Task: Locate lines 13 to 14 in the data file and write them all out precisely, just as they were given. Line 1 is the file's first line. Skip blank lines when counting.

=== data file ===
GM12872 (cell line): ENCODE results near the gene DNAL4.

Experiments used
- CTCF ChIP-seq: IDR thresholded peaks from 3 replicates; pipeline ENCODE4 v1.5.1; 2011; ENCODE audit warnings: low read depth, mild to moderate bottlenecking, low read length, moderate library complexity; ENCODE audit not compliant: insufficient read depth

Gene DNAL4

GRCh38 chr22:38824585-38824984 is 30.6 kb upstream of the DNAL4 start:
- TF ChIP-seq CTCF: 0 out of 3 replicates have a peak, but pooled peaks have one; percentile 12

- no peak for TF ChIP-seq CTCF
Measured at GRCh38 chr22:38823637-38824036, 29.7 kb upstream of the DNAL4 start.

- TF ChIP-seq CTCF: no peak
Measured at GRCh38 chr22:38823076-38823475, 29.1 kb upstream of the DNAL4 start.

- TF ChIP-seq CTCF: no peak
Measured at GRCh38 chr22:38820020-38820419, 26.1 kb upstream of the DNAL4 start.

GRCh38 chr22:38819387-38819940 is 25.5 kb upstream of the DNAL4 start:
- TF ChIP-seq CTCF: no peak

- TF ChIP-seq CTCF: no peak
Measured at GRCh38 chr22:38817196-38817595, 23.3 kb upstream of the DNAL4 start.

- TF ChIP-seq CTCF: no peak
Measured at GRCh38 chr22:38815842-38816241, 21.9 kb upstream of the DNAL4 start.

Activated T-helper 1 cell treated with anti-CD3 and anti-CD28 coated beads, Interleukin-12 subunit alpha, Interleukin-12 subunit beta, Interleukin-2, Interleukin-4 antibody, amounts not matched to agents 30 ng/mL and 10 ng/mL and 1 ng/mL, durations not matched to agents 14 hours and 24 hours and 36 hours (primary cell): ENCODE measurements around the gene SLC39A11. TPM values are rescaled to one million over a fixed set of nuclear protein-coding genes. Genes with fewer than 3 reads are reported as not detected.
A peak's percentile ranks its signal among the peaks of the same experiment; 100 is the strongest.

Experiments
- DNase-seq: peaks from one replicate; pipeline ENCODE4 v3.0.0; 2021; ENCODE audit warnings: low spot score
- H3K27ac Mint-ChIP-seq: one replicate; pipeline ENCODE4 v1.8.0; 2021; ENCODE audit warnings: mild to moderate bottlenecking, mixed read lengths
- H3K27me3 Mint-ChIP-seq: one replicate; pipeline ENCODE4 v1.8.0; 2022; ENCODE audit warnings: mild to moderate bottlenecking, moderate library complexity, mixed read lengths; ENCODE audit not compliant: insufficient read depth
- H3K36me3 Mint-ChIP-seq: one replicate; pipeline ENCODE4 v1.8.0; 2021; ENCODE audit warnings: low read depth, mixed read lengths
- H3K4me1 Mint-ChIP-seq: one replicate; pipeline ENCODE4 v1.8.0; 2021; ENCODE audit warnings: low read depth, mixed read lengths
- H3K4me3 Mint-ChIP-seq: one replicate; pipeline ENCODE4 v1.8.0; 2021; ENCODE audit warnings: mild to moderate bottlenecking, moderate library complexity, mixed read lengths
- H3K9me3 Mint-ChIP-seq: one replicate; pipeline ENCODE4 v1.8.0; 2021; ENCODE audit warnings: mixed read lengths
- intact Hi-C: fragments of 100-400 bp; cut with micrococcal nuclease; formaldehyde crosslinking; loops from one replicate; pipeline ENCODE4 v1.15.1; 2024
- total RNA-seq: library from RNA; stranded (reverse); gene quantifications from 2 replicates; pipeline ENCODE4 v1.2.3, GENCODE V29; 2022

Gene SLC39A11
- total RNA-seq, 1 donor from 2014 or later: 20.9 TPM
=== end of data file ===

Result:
GRCh38 chr22:38819387-38819940 is 25.5 kb upstream of the DNAL4 start:
- TF ChIP-seq CTCF: no peak